Thread: PBT question
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Old 02-17-2005, 04:02 AM   #20
Location: Auckland
Join Date: Sep 2002
Posts: 971
New Zealand
Re: PBT question

Jakob Blomquist wrote:
C'mon guys, give me a break. I'm not here to defends anyones aikido, least of all Seagal's (I wouldn't assume to know jack diddilido about his ability in so call real randori unless I was one of the ukes myself), but how many times have you done randori agains three people? I assume the answer is many times right? Good, How many of those time did you throw a "right cross" at uke?
none. But then I was doing jiyu waza not randori in the same sense the testees were doing. If I had three people coming at me in the same way as those students did, I suspect it would be atemi strongly or hit the mat. In a dojo setting I'd do the latter, just like the students.
Actually let it even go one step down. During normal practice - how many times do you as uke "tank" and go down or take a high fall or rolling fall - for the safety of your wrist, neck, elbow, shoulder etc because you know that nage could just push through if you resisted?
I have no problem with people giving ukemi to some degree. the best analogy I've heard is that it's our version of the tap out. When you know nage's in a position to finish, you ukemi as a way of submitting (rather than deal with the consequences). But that's not what we're talking about. The issue I'm addressing is not that SS ukes in the footage gave him ukemi so much as the attacks and intent he was facing was not the same as his students. In the footage. He may face such attacks other times, but we're not to know.
I imagine that during instruction you don't ask your uke to go all out and try to take you to the ground at all cost, right? However I also imagine that someone like Seagal or Ledyard that takes randori very seriously have done the exact same test (not necesarely in an examination, mind you) like you see in PBT, to examine the dynamics of randori , , the speed and group psychology of randori. They then develop a teaching method based on this and try the best as the can to teach this. As you know however, when you teach you want the principles and techniques to be as clear as possible so don't ask for ukes that tries 100% to destroy your technique (that would be a short-lived uke indeed!), do you?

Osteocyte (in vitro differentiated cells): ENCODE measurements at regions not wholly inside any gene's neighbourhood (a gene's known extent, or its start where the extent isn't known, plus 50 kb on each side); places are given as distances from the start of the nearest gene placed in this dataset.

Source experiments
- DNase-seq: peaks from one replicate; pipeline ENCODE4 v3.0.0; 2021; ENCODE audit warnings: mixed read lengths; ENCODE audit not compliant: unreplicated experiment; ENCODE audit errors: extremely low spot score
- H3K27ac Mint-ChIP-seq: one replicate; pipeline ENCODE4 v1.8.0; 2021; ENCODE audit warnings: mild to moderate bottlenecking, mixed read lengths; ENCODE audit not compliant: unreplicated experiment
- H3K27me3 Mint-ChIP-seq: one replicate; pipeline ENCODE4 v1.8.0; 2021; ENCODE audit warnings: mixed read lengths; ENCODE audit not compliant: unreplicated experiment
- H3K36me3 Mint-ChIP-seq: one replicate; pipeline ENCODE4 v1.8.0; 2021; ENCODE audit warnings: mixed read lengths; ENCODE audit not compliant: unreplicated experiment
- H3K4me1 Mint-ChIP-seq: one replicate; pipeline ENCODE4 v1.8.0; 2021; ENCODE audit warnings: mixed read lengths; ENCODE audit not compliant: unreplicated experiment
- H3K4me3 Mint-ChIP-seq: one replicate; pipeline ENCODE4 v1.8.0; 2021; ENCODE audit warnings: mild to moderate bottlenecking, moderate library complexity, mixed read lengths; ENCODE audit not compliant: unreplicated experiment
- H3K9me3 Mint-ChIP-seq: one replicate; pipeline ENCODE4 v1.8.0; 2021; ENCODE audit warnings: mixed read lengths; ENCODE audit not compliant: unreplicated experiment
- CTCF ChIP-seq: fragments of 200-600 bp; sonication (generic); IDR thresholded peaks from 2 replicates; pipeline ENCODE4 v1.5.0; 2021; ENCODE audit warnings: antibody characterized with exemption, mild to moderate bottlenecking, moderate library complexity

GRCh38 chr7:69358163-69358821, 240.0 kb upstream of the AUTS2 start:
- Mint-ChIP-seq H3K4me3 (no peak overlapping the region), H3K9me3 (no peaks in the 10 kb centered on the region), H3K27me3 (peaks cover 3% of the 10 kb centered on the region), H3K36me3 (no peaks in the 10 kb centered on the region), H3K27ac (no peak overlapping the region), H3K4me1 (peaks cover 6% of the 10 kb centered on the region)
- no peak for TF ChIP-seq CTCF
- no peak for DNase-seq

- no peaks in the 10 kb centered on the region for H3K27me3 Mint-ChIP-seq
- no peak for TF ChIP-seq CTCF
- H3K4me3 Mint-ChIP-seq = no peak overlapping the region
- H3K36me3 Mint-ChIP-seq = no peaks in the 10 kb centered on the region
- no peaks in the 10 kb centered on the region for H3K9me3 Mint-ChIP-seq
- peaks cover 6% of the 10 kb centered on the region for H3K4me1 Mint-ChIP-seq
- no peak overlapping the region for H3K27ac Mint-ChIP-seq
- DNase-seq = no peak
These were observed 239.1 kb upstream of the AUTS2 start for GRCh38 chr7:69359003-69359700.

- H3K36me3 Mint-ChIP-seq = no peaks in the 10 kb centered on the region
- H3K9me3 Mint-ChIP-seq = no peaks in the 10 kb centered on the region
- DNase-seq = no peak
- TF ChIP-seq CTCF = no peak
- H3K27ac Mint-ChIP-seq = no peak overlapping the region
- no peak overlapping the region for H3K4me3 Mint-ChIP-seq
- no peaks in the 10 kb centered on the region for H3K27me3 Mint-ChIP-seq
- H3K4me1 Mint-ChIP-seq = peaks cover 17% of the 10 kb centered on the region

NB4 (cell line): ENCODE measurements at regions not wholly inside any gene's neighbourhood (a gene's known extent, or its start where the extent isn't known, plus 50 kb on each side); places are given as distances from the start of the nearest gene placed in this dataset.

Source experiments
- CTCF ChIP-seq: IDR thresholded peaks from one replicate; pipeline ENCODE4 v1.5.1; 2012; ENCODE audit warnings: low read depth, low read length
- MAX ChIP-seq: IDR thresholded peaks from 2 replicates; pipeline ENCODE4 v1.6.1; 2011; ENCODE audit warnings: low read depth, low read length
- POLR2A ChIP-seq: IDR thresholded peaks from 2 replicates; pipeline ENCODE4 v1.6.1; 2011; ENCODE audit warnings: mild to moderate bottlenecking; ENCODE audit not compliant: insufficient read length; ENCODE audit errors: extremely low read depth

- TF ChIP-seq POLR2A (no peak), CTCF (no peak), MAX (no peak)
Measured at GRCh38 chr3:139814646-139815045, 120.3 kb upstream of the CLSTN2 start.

you're right to some degree, but that's not what we're talking about. It's not an issue of teaching style.
My observation is simply this. The randori the students faced had the odds stacked against them to such a degree they would never be able to pull of clean aikido waza without strong use of atemi first (which isn't approprate for dojo practice without protection). If it was expected that they do cope with this randori in this school it would have been nice to see how their instructor does the same exercise. We got to see him do a related and similar exercise but not the same. We saw no footage of how SS deals with similar style attacks. Which I would have been keen to see. We did see footage of SS "demonstrating" rather than teaching (so your last point doesn't apply) but we saw no footage of him demonstrating the same scenario we saw in his students shodan test.
I mean hey, I'm not a SS basher - I've never understood people who claim he doesn't do aikido in his movies - I really like the way he presents some of the possibilities in the art. All I'm saying is that whenever people talk about PBT the randori sections get alot of focus - and I'm amused when I hear people say how tough it was and how good SS looks doing it - because that's not what we got to see.

Last edited by Aristeia : 02-17-2005 at 04:07 AM.

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